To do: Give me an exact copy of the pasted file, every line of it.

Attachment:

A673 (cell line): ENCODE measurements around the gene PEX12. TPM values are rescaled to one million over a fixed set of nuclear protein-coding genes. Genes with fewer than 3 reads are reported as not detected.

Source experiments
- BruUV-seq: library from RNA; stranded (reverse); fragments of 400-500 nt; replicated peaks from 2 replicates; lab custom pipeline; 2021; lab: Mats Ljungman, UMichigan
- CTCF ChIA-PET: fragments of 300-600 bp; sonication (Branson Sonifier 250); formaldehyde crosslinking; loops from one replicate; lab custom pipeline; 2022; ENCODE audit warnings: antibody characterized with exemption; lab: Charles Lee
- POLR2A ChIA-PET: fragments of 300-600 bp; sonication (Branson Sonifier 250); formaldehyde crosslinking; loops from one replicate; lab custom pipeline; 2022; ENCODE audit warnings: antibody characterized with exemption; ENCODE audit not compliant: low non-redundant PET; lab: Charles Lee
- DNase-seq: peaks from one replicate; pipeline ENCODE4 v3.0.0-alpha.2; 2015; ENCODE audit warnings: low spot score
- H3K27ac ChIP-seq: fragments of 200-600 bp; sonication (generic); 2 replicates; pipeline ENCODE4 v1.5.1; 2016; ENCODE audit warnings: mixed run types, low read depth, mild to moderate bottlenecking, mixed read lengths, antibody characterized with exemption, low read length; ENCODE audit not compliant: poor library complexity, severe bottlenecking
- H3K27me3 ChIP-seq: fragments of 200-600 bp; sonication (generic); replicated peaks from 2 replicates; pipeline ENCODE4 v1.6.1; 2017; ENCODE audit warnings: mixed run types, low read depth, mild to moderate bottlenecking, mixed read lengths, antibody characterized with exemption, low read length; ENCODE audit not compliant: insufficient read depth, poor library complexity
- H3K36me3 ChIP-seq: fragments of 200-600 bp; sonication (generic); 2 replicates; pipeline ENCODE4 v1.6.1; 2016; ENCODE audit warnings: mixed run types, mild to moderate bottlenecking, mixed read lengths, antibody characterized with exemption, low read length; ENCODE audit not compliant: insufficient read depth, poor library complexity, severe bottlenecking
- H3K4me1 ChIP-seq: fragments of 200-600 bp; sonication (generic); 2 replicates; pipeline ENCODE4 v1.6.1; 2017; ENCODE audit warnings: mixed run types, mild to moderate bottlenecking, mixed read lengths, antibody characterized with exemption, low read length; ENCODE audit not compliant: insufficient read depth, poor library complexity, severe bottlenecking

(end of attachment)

A673 (cell line): ENCODE measurements around the gene PEX12. TPM values are rescaled to one million over a fixed set of nuclear protein-coding genes. Genes with fewer than 3 reads are reported as not detected.

Source experiments
- BruUV-seq: library from RNA; stranded (reverse); fragments of 400-500 nt; replicated peaks from 2 replicates; lab custom pipeline; 2021; lab: Mats Ljungman, UMichigan
- CTCF ChIA-PET: fragments of 300-600 bp; sonication (Branson Sonifier 250); formaldehyde crosslinking; loops from one replicate; lab custom pipeline; 2022; ENCODE audit warnings: antibody characterized with exemption; lab: Charles Lee
- POLR2A ChIA-PET: fragments of 300-600 bp; sonication (Branson Sonifier 250); formaldehyde crosslinking; loops from one replicate; lab custom pipeline; 2022; ENCODE audit warnings: antibody characterized with exemption; ENCODE audit not compliant: low non-redundant PET; lab: Charles Lee
- DNase-seq: peaks from one replicate; pipeline ENCODE4 v3.0.0-alpha.2; 2015; ENCODE audit warnings: low spot score
- H3K27ac ChIP-seq: fragments of 200-600 bp; sonication (generic); 2 replicates; pipeline ENCODE4 v1.5.1; 2016; ENCODE audit warnings: mixed run types, low read depth, mild to moderate bottlenecking, mixed read lengths, antibody characterized with exemption, low read length; ENCODE audit not compliant: poor library complexity, severe bottlenecking
- H3K27me3 ChIP-seq: fragments of 200-600 bp; sonication (generic); replicated peaks from 2 replicates; pipeline ENCODE4 v1.6.1; 2017; ENCODE audit warnings: mixed run types, low read depth, mild to moderate bottlenecking, mixed read lengths, antibody characterized with exemption, low read length; ENCODE audit not compliant: insufficient read depth, poor library complexity
- H3K36me3 ChIP-seq: fragments of 200-600 bp; sonication (generic); 2 replicates; pipeline ENCODE4 v1.6.1; 2016; ENCODE audit warnings: mixed run types, mild to moderate bottlenecking, mixed read lengths, antibody characterized with exemption, low read length; ENCODE audit not compliant: insufficient read depth, poor library complexity, severe bottlenecking
- H3K4me1 ChIP-seq: fragments of 200-600 bp; sonication (generic); 2 replicates; pipeline ENCODE4 v1.6.1; 2017; ENCODE audit warnings: mixed run types, mild to moderate bottlenecking, mixed read lengths, antibody characterized with exemption, low read length; ENCODE audit not compliant: insufficient read depth, poor library complexity, severe bottlenecking